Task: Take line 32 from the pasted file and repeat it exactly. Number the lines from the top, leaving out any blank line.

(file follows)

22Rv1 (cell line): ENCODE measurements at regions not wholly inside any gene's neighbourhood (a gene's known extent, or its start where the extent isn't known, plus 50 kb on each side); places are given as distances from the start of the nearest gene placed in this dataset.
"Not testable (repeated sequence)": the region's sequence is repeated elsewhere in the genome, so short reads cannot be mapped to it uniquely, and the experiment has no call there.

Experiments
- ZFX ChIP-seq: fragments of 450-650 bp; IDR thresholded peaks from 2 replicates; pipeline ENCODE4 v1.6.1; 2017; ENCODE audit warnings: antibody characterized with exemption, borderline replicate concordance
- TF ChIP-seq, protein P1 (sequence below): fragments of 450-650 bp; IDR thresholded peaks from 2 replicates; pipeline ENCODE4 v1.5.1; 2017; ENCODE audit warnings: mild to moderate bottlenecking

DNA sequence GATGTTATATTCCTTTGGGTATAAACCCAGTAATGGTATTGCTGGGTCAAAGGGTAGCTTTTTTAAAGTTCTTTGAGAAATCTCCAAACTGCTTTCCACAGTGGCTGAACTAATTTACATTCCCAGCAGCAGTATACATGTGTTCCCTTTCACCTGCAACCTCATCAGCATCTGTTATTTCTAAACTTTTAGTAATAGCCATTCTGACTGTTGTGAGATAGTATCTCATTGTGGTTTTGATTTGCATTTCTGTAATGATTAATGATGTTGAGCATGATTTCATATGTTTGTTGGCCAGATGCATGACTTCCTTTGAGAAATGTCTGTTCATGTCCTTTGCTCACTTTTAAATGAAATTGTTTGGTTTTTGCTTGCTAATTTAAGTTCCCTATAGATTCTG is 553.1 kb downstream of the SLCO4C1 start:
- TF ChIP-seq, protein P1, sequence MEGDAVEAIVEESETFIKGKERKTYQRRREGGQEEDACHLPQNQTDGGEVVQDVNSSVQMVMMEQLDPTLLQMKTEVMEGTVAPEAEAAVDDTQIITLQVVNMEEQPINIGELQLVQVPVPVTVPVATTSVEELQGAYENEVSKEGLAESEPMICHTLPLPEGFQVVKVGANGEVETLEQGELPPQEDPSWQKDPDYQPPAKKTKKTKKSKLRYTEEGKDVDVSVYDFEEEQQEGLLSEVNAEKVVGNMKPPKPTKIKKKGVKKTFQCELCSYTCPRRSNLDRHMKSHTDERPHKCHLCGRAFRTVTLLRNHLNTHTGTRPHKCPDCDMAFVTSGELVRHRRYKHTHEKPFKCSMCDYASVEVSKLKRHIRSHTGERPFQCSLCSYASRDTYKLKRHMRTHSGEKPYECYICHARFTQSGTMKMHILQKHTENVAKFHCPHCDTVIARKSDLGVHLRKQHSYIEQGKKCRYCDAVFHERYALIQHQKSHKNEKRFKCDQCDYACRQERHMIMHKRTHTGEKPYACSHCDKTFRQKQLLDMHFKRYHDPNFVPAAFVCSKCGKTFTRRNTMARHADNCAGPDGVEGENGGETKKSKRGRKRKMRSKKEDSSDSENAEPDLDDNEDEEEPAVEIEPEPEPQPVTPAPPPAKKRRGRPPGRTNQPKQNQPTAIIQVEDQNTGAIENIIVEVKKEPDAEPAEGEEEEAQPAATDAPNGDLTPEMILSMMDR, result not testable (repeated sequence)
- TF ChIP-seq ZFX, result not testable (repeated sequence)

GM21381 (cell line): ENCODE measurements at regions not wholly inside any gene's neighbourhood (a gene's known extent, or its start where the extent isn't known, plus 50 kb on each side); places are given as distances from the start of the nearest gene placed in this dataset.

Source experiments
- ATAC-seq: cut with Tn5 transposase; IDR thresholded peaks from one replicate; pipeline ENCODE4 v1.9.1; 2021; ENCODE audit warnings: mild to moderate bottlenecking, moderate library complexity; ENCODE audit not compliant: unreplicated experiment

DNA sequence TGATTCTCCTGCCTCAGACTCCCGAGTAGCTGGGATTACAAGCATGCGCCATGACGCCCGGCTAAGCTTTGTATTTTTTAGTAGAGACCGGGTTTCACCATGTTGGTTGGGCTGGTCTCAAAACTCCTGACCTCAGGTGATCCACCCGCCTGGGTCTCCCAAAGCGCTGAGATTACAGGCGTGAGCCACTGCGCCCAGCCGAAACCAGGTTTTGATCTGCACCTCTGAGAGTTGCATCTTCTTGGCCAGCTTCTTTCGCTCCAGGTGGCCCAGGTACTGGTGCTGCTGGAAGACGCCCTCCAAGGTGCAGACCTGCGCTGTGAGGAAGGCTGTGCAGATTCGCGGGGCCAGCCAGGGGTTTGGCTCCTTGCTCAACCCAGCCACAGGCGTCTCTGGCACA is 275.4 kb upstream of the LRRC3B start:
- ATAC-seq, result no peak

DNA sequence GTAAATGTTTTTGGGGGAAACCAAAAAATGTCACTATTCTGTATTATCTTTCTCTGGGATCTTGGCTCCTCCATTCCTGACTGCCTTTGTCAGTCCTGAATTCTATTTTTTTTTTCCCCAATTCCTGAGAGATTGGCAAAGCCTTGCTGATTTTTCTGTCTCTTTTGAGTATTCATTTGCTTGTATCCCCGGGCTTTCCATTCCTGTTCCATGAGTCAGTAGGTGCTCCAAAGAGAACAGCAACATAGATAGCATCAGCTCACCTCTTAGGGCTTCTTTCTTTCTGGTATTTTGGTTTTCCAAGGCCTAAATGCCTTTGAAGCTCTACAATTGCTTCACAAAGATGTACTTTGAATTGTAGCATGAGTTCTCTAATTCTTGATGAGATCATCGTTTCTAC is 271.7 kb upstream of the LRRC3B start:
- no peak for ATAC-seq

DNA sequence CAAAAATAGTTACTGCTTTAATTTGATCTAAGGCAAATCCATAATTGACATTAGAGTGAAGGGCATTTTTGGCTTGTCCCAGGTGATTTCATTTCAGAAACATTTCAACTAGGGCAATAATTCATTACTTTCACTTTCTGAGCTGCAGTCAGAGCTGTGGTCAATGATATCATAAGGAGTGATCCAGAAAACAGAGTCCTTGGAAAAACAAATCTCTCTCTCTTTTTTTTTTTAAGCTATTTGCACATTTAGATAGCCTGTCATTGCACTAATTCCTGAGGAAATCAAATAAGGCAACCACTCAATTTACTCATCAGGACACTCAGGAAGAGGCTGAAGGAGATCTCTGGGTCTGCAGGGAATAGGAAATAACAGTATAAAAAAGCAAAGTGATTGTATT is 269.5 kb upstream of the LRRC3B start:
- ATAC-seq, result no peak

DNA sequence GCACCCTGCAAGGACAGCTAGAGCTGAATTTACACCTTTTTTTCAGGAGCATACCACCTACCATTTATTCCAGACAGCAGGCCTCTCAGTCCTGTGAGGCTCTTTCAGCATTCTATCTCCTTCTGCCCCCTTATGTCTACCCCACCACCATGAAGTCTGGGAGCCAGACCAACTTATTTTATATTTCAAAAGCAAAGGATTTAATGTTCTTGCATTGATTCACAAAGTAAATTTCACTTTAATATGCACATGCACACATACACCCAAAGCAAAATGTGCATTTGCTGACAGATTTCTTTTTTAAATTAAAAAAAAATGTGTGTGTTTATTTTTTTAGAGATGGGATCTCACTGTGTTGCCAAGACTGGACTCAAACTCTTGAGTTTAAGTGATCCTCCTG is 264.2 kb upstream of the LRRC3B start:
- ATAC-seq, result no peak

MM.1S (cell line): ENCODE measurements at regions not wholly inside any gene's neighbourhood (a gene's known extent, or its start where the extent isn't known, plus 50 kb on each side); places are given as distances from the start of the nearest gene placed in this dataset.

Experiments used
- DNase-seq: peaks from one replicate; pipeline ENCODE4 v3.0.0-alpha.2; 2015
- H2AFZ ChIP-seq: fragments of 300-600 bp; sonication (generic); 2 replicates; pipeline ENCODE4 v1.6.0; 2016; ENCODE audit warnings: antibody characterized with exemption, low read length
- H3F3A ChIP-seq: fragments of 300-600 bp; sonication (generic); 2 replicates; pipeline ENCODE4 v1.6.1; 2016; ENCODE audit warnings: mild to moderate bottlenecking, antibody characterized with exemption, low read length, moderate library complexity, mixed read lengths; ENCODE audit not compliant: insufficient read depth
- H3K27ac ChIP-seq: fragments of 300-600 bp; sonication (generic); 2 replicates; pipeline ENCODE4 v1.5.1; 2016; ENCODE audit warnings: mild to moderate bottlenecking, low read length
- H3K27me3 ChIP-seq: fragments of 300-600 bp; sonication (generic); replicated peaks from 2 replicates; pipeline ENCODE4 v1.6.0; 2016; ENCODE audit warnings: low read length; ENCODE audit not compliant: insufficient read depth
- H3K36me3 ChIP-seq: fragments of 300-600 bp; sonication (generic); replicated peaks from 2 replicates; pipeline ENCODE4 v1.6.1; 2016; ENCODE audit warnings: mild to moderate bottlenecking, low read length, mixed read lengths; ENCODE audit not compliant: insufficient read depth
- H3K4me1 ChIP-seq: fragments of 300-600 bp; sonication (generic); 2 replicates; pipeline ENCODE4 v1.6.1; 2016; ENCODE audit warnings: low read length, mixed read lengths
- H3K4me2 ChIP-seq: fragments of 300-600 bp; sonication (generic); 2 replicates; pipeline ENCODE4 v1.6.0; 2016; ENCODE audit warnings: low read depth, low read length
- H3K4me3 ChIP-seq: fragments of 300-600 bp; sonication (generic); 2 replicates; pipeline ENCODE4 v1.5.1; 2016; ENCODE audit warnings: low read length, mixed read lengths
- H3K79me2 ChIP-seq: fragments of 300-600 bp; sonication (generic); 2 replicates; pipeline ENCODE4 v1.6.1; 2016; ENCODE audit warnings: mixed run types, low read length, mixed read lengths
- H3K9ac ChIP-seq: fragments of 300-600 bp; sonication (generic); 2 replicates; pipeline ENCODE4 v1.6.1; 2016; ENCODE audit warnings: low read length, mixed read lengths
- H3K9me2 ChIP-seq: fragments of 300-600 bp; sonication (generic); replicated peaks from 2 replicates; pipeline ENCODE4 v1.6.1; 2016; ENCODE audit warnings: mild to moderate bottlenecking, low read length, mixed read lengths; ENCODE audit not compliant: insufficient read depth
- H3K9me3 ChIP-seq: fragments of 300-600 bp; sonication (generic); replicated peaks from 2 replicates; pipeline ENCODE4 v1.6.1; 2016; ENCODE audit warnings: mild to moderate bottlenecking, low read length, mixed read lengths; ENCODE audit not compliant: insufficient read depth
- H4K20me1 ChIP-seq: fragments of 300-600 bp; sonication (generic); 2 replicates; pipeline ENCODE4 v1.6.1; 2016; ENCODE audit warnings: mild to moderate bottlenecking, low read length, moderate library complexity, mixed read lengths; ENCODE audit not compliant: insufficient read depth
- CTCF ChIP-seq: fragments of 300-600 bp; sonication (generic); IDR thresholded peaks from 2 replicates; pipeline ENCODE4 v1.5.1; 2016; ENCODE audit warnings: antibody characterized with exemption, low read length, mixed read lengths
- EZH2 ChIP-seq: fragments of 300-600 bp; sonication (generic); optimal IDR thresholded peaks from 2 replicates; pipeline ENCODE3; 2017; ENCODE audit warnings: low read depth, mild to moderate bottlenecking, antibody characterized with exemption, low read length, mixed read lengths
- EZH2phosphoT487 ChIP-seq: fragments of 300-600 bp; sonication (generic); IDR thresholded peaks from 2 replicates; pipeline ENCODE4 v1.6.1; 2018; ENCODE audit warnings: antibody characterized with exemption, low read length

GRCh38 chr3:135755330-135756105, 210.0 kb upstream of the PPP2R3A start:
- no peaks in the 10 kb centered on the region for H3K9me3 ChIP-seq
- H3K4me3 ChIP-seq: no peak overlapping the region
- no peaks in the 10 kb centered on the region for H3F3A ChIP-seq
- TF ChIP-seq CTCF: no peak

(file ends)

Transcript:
- H3K9ac ChIP-seq: fragments of 300-600 bp; sonication (generic); 2 replicates; pipeline ENCODE4 v1.6.1; 2016; ENCODE audit warnings: low read length, mixed read lengths